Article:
_OS_ wrote: »
Here is a picture of the copper pipe with valve to the propane heater
BB. wrote: »
One possible safety tip... Place some screened vent holes (1/2 low, 1/2 high) in your cabinet.
mike90045 wrote: »
Is COPPER an approved gas pipe for your gas ? Here in the USA, copper and natural gas have a bad reaction with each other. Please check to see that copper is OK for your gas that you use, and that you have the "right' kind, soft copper or hard copper.
Important Note About Underground Piping Materials - Allowable materials used for underground piping/tubing vary from state to state. The photos here depict copper tubing installed underground in a state where copper tubing is approved for underground yard line installations. Copper tubing is not an approved underground piping material in some states. Consult a licensed propane company in your state for more information about approved underground gas piping and yard line requirements.
The chemical formula for methanethiol is CH3SH; it is classified as a thiol.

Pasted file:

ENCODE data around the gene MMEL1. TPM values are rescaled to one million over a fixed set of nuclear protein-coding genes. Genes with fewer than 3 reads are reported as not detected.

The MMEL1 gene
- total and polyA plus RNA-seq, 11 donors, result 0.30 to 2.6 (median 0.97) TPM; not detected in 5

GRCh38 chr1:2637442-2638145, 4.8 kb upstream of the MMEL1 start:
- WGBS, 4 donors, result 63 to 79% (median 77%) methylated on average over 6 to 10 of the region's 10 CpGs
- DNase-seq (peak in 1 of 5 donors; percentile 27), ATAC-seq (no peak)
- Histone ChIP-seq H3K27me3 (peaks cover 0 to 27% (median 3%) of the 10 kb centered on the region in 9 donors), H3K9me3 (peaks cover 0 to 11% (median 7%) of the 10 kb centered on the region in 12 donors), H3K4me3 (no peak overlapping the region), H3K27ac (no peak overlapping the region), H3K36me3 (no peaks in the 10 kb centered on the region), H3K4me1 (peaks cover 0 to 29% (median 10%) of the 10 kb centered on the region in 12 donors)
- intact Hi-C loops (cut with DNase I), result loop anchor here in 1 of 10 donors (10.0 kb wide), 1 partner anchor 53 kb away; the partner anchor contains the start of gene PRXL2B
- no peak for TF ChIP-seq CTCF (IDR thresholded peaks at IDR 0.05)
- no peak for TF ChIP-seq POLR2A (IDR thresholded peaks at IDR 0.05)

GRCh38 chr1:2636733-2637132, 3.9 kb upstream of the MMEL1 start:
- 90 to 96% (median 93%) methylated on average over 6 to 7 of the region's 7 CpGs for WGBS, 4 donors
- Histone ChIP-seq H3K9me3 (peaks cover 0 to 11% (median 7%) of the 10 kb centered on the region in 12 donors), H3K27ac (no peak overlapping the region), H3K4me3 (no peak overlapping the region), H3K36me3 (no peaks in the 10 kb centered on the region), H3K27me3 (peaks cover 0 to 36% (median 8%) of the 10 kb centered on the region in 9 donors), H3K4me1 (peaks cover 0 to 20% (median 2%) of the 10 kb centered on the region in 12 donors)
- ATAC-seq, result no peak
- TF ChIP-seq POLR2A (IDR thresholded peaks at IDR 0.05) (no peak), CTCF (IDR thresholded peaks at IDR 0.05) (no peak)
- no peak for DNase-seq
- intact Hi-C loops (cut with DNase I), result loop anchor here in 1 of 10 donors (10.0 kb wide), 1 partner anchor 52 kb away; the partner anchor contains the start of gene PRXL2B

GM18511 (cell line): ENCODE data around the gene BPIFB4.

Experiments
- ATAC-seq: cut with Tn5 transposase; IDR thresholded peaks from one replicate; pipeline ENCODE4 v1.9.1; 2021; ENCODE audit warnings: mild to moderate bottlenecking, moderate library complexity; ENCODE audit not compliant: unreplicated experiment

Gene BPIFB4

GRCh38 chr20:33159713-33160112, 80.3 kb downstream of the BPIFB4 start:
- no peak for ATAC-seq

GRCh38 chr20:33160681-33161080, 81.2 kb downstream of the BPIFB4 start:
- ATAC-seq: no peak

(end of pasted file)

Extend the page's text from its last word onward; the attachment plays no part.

The United States material safety data sheet (MSDS) lists methanethiol as a colorless, flammable gas with an extremely strong and repulsive smell. At very high concentrations it is highly toxic and affects the central nervous system. Its penetrating odor provides warning at dangerous concentrations. An odor threshold of 0.002 ppm has been reported. The United States OSHA Permissible Exposure Limit is listed as 10 ppm.
Mercaptans are less corrosive and less toxic than similar sulfur compounds found naturally in rotten eggs, onions, garlic, skunks, and, of course, bad breath. In other words, forms of mercaptan can be found in things that smell.
Ralph Day wrote: »
Sounds idyllic, I'd just have to keep the kidneys well irrigated to stave off the stones (every 20 years or so), a trip to town/medical help is how long?:roll:
Ralph Day wrote: »
It should stand a cold climate just fine. It's got water in it...it'll be somewhere above freezing!